Stars in their Eyes is a debut graphic novel for middle-grade readers by Jessica Walton and illustrator Aska (Fremantle Press), set at a fantasy fiction convention and featuring disabled, queer characters. The premise: ‘Maisie meets Ollie, and they have an instant connection. Their story captures the realities of life in able-ist society and the joys of first love.’

Allen & Unwin has high hopes for The Boy from the Mish, a ‘heart-warming, queer Indigenous Own Voices YA love story by a bold new voice, Gary Lonesborough’, and has already sold North American English rights to Scholastic. It follows 17-year-old Jackson over a hot summer on the Mish (a former Mission) and his relationship with the mysterious newcomer Tomas.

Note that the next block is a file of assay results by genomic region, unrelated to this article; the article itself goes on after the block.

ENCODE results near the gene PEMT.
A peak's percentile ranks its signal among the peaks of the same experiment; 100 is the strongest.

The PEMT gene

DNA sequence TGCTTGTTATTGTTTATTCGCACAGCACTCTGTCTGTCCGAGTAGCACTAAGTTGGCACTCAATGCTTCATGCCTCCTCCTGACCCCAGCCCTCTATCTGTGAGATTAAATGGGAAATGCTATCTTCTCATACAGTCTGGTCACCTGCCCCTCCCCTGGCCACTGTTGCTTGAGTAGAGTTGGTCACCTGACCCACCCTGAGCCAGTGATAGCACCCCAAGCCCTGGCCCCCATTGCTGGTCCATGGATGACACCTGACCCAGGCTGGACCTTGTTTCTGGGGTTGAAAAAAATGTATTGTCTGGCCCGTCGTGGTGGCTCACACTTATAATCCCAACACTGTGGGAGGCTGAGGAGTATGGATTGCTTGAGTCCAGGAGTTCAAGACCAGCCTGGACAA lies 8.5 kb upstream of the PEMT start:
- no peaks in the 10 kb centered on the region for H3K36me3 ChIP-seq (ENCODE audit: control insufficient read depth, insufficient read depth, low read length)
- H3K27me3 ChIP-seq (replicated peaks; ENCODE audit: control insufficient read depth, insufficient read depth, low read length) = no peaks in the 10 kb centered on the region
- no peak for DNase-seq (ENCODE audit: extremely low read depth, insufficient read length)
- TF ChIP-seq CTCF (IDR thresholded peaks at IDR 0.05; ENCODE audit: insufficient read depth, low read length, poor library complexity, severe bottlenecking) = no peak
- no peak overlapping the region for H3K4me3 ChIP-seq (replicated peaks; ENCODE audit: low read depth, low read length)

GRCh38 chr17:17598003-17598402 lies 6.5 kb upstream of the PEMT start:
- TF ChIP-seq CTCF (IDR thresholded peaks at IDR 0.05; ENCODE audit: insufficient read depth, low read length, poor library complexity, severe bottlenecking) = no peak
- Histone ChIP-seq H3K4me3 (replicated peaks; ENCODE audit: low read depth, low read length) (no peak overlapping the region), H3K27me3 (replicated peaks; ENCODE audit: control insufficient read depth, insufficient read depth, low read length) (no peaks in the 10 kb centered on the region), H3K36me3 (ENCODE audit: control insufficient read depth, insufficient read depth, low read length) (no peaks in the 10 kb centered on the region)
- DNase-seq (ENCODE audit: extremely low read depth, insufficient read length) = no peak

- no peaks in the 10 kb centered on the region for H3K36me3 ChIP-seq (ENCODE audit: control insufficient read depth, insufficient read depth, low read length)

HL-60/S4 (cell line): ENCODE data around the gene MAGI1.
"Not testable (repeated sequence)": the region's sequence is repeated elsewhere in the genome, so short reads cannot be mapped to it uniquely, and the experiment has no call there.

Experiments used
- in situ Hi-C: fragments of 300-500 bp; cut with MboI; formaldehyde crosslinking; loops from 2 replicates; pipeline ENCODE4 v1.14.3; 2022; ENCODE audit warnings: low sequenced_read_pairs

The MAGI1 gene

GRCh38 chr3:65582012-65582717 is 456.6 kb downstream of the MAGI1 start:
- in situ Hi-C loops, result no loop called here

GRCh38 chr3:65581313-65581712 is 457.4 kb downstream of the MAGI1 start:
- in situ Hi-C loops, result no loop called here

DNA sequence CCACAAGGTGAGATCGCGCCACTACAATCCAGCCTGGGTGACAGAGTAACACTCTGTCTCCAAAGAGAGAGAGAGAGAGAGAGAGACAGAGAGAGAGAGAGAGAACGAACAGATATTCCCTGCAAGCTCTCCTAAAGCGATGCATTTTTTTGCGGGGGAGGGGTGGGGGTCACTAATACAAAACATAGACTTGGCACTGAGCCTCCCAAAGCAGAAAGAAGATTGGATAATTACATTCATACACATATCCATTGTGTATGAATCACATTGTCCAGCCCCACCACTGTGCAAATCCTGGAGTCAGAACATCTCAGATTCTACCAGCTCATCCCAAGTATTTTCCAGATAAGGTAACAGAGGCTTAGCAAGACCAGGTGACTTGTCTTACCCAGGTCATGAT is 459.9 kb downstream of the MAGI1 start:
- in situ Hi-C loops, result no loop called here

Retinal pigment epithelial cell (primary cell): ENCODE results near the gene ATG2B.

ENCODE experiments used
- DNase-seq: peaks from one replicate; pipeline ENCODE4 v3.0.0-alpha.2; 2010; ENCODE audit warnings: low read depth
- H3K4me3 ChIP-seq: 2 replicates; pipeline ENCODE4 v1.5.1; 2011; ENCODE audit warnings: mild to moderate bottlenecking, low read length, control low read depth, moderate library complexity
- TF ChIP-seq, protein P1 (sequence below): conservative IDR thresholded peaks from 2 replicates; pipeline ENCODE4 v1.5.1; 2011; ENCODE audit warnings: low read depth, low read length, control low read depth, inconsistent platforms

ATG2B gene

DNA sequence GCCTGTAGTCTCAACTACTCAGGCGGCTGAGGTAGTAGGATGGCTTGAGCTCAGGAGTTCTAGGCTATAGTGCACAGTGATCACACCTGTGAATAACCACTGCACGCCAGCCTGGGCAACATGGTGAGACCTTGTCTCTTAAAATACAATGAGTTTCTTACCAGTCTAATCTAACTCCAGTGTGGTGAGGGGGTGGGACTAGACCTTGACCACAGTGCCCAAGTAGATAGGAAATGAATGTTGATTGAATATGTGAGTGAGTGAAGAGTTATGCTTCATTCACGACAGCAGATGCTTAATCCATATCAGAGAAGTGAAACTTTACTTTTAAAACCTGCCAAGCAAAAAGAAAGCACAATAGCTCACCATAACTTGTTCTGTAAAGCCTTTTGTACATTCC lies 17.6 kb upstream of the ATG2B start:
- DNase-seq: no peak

Henry Hamlet’s Heart by debut author Rhiannon Wilde (UQP) is another queer YA romance with international appeal. It follows Henry Hamlet in his final year of high school and ‘his sometimes hilarious, sometimes heartbreaking journey to love’. ‘Film producers are already falling in love with Henry and Len—we expect even the most hard-hearted international YA publisher won’t be able to help themselves either,’ says UQP’s Kate McCormack.

Another YA debut to watch is Sara Haghdoosti’s Sunburnt Veils (April), a ‘smart, funny, character-based exploration of Islamophobia through a heroine who’s the kind of girl who reads at parties, but pushes herself to take a stand after a fellow student calls in a bomb threat on her first day of university’. It’s published by Wakefield Press in Australia, New Zealand and the UK, with world rights (ex ANZ and UK) held by Jacinta Di Mase Management.


Category: Think Australian newsletter Feature